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EF Ian

Cages - Experiences wanted

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1 hour ago, EF Ian said:

 

Cage.jpg

 

 

Very curious about what the smart people here think about this design.  I'm planning on going down a similar path, also with the main hoop also protruding into the wheel wells slightly.  I've got full length box frame rails that the hoop would brace down into as well.

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The things I would do if I had time, space and money. 

 

I think my ideal design would be: Start at the plane where my harness bar currently is, make a hoop that goes to the top and welds to the roof. Have the sides so it bolts to the factory holes or just go all out and gusset to the side, goes through the wheel well and welds to an out rigger that welds to the frame rail connector. The legs go back and hits the shock tower, then continues back and hits the floor with a cross brace, continues through the floor and comes out through the rear panel where it has a plate so I can do a sacrificial rear bumper/bash bar that has an integrated jacking point tucked under the car that meets up with the bars that went through the floor.

 

Speaking of I forgot I have an inner brace for the rear subframe where my fuel cell mounts, basically a 1x1 box structure that bolts to welded brackets on the sub frame to hold my fuel cell. I guess my rear is even more together than I thought.

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Posted (edited)

I've got some thoughts about that roll bar design:
1. Don't like the X up high. Too much weight, and you're reinforcing the strut towers with the top of the tube where it isn't very stiff. 

2. I would do the backstays to the top of the strut tower. Plate that whole trapezoidal area and weld the stays to the plate.

3. The bars in yellow are great if you are connecting to door bars on the other side of the main hoop. Without door bars I think it's just extra weight to carry around.

4. If you want an X, you can do it low, from the strut towers to the bottom of the hoop. I did this on mine. Would be MUCH easier to install if you cut out the storage cubbies. I didn't. 
5. I'd just go with a straight bar across the strut towers

EDIT--Also connect the top of the hoop to the map light area of the roof with a shear plate.

Edited by JMortensen

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for a street car these few pics should give you an idea of what I have on my two street cars and I feel that this is ideal for chases stiffness without the wasted space and issues bars for a street car.  I can jack the car up with a jack stand and have three wheels off the ground; it give me the stiffness of my crazy Primadonna Z car with a 9 point cage so for street use I think this is ideal.  If you worry about rolling the car you can add a basic hoop but no need to do the rest of the roll bar work for street as that just becomes a pain for anyone else you give a ride to, as they will not like the bars interfering with easy entry in the car, etc.  Believe me very few women want to ride in a car that is too caged.  This boxing of the frame rails goes from the front all the way to the rear sub frame and is boxed inside as well.  It follows the factory fake rails and give is true strength of a framed car or a Z with a cage without the bars in the way for a street car.  Unless you really want to compete for a track I think this is way better.

IMAG0258.JPG

rear floor to rear frame2.JPG

front wheel well frame.JPG

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Link to AU regs which show variations of designs using self explanatory sketches, a handy design reference  http://docs.cams.com.au/Manual/GeneralRequirements/2018 Edition/GQ11-Schedule J-2018-1.pdf  As Jon has mentioned this is the time to consider structural aims, from my observations this is often neglected. The priority, tag the cage to the body wherever possible which requires the builder to keep the bars close to the body which some of them don't like because it makes their job harder. In particular keep the A pillar bar snug, the common idea of having a big plate with lots of 'structural' flanged holes spaced away from the pillar gets me, other than looking fancy it's nonsense from a driver visibility and a structural point of view.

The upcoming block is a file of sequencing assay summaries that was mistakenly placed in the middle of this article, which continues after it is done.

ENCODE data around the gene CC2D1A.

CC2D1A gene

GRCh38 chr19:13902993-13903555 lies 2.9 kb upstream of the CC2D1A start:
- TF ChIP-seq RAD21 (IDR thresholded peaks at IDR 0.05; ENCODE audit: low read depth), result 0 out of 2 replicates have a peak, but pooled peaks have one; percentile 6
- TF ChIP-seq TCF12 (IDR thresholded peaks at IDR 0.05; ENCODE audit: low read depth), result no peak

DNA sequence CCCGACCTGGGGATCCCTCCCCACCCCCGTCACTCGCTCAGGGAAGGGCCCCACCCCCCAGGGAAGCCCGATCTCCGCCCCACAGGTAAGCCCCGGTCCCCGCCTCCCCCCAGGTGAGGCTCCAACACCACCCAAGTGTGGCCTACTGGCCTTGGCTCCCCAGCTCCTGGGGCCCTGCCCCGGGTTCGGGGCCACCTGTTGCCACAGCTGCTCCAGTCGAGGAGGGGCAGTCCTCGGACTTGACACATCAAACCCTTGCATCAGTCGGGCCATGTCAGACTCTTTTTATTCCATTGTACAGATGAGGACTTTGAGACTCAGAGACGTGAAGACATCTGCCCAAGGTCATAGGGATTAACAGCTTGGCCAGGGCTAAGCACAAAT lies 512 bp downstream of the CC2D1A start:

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On 30/03/2018 at 1:53 AM, JMortensen said:

I've got some thoughts about that roll bar design:
1. Don't like the X up high. Too much weight, and you're reinforcing the strut towers with the top of the tube where it isn't very stiff. 

2. I would do the backstays to the top of the strut tower. Plate that whole trapezoidal area and weld the stays to the plate.

3. The bars in yellow are great if you are connecting to door bars on the other side of the main hoop. Without door bars I think it's just extra weight to carry around.

4. If you want an X, you can do it low, from the strut towers to the bottom of the hoop. I did this on mine. Would be MUCH easier to install if you cut out the storage cubbies. I didn't. 
5. I'd just go with a straight bar across the strut towers

EDIT--Also connect the top of the hoop to the map light area of the roof with a shear plate.

Thanks for your thoughts.

 

I can say now that whatever cage goes into my car won't be perfect, it will be a compromise because I'm trying to have a car that car is good at many things, its mainly a street car and I want to  keep that classic feel to it and don't want to loose interior functionality. It also has to be capable on a circuit and on a drag strip.

 

 

1 - X up high - good point, I can do without an x and just use 1 diagonal bar to save weight. 

 

2 - I would like to do the backstays to the top of the tower, but doing so would mean loosing my seatbelts and I sure as heck don't want to be running harness anywhere other than on track. If you have any idea as to how I can re-engineer my seatbelts to somewhere else them let me know.

 

3 - Will do without these bars

 

4 - Again, I want to keep the interior nice looking and as original as possible so I don't really want to have bars running there.

 

5 - Not sure what you mean, the bar is straight across the towers, albeit slightly forward of where would be ideal, if this is what you mean I could always have it right across the middle and have this bar separate from the rest of the cage.